heart shaped wine glassSchmoozing with booze this Valentine's Day is a sure-fire way of turning your loved one's knees to jelly. Start by whipping out a bottle of vintage Dom Perignon chilled to 38 degrees Fahrenheit from the fridge, open it (without taking your eye out with the flying cork) before pouring it into elegant champagne flutes.

Unfortunately Dom Perignon is pretty expensive (Majestic's price for a 2006 bottling is £150, although you do get a gift box), so a better choice is a much younger champagne or a champagne blend made from several years production. These are labelled Non-Vintage or NV and are half the price of a vintage champagne made from one particular year's crop, with supermarket own-label bottles starting at around £15.

half bottles champagneBut if you're looking for an under-a-tenner romantic sparkler then your best bet is a bottle of Australian fizz. It'll taste a whole lot fruitier (more pear and tinned peach flavours rather than champagne's lemon and biscuit) but it may not make your loved one swoon if they're expecting the more traditional French stuff. Don't worry, just pop a whole vanilla pod into the opened bottle. Not only will this make the wine taste more creamy but the scent from the pod will increase levels of lust, so I'm told.

Wine is one way of winning over the heart of a British man or woman, but there is a simpler and even cheaper way. Serve a cup of British Rail tea. It worked for Trevor Howard and Celia Johnson. Only Briefly though, in 1945.

pouring champagnePG Wine Reviews

Babycham Sparkling Perry (75cl)

£3 Asda

Made with pears rather than grapes Babycham isn't a wine, but if you covered up the label many people would say it was. Light, fruity and sweet with a slight fizz, this makes a very acceptable low alcohol alternative at just 5.5%.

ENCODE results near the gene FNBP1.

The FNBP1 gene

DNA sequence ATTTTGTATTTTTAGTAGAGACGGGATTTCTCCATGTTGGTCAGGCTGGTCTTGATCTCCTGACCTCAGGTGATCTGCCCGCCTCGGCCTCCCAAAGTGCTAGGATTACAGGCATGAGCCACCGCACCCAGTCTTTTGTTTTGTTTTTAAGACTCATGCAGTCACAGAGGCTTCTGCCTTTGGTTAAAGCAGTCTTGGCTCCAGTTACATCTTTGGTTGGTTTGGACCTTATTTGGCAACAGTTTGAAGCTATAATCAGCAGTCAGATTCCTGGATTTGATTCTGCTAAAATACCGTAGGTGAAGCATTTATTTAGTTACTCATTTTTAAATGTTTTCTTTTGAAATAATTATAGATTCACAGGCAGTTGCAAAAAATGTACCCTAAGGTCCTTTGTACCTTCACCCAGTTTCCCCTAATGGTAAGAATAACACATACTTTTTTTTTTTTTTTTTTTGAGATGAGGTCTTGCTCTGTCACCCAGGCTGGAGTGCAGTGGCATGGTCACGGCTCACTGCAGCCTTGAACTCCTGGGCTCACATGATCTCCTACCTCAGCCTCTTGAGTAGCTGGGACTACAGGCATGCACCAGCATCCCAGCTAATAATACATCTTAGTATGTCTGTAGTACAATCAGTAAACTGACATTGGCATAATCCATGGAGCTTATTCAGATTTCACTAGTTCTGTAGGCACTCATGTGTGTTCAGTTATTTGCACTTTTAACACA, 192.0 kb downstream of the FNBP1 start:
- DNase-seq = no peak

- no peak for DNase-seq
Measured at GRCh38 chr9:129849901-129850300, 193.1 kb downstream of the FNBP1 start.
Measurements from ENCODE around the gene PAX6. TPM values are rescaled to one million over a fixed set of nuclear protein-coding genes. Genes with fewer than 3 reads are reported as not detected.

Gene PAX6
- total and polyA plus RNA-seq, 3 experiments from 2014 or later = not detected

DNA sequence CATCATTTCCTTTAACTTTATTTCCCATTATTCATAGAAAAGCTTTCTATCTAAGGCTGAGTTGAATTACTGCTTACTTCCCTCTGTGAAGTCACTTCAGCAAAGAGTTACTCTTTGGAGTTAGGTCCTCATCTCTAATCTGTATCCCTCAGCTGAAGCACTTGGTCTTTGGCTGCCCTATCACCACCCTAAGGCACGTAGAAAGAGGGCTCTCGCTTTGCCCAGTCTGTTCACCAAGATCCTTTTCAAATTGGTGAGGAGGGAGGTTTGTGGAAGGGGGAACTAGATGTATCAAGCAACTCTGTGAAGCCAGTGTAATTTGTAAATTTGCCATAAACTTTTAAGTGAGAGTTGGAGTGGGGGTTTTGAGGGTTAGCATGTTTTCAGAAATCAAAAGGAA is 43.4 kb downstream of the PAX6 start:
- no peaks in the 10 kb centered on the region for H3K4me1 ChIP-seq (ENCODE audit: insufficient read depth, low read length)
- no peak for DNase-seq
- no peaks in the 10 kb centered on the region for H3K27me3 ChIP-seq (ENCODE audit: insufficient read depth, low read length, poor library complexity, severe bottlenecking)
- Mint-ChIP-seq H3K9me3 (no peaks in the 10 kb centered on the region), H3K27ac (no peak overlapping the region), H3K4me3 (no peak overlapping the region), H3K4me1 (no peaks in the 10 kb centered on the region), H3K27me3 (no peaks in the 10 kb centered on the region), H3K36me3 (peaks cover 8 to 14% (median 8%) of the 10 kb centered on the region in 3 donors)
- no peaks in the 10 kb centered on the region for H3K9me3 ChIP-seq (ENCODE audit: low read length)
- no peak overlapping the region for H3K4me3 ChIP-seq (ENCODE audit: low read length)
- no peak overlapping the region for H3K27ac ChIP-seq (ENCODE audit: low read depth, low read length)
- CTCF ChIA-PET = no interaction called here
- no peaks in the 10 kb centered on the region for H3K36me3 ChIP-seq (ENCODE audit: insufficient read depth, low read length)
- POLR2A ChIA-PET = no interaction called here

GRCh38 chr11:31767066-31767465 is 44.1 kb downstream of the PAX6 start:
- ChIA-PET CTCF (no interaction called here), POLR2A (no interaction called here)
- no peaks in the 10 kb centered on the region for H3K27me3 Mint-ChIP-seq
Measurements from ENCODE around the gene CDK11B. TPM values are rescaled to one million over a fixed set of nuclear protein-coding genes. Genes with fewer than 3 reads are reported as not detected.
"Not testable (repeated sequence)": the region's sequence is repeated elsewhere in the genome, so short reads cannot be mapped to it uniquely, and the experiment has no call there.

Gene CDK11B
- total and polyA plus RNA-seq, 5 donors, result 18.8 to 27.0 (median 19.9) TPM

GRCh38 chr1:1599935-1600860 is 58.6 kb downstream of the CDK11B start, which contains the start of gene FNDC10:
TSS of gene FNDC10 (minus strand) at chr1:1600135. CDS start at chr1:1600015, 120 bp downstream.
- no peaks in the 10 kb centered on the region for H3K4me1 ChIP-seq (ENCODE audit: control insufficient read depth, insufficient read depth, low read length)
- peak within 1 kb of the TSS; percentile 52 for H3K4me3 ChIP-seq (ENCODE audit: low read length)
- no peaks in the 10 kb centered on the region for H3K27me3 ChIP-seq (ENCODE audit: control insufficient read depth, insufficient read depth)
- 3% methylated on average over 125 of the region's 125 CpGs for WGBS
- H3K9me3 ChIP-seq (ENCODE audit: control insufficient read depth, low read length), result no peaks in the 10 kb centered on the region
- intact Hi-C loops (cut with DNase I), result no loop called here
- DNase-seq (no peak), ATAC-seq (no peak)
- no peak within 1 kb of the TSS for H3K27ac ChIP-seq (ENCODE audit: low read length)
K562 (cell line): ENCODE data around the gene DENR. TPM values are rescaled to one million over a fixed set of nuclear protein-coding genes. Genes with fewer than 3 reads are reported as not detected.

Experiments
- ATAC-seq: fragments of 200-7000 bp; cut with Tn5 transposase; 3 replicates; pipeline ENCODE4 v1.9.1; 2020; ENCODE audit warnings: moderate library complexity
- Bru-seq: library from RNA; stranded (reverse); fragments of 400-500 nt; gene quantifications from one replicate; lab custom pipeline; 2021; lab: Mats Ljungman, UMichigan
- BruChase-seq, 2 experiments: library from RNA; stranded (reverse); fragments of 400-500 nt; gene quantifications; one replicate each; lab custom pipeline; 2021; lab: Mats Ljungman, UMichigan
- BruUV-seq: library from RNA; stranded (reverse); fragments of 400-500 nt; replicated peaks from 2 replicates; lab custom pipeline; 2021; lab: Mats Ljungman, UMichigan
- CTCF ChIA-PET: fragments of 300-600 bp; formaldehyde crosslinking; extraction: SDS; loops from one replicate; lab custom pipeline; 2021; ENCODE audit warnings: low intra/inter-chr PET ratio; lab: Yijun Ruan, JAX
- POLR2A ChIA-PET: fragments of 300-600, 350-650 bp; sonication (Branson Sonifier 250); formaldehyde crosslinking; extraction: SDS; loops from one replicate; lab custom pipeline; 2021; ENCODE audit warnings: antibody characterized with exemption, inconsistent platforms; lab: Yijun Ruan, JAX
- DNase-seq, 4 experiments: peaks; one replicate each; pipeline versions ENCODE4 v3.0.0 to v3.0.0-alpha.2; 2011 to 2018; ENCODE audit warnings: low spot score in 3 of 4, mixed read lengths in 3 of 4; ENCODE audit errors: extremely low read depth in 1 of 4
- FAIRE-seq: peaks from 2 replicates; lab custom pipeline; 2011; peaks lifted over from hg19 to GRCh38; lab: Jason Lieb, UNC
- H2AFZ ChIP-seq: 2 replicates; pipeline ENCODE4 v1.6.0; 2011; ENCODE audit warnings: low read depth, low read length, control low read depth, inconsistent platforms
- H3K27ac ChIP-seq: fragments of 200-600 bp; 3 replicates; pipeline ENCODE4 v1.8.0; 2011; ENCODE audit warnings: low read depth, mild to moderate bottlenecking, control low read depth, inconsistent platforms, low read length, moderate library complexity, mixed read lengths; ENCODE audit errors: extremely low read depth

champagne frothValdobbiadene Prosecco Superiore Extra Dry

£7.49 Aldi

Flavours of banana with lots of light bubbles. Good with food.

Woolundry Road Australian NV Brut Cuvee

£11.99 Virgin Wines

Flavours of apple and peach cobbler with a toasty top. Slurpable.

Waitrose Blanc de Noirs Champagne NV

£16.49 Waitrose (down from £21.99)

Blanc de Noir literally means 'white of black' and is a white coloured champagne made from the dark-skinned Pinot Noir grape. Expect creamy apple, lemon and sesame seed flavours – this will go well with food so a good romantic meal matcher.

Chandon Brut Méthode Tradionelle, Argentina

£16.99 Majestic

Match the nuts and apple flavours to smoked salmon.

Champagne Gremillet Brut NV

£21.99 Virgin Wines

A lemon and appley Champagne.

This article also appeared as Paula's Wines of the Week on MatureTimes.co.uk

Italian flagItaly is the world's largest producer of wine, producing 65 million bottles of it every year. And as about 4.5 million of these are exported to the UK then the chances of coming across an Italian wine in a restaurant, supermarket or garage forecourt shop are extremely high. So it makes sense to understand what you’re getting before deciding to buy one of the multi-million number of bottles available. And the easiest way to do that is to read the wine label.

SPAR MalbecThere's no wine in the house and with only ten minutes to go before the food is ready what can you do? Buying the meal-matching wine from the local village shop or corner convenience store is the best strategy when time is limited.

Chinese takeaway signReceived wisdom says the naturally sweet-sour flavours of German white wines work best with Chinese food. Which helps with the food-wine matching for this Saturday’s celebration of the Chinese New Year, but really any wine you like will match, but a bit of sweetness helps.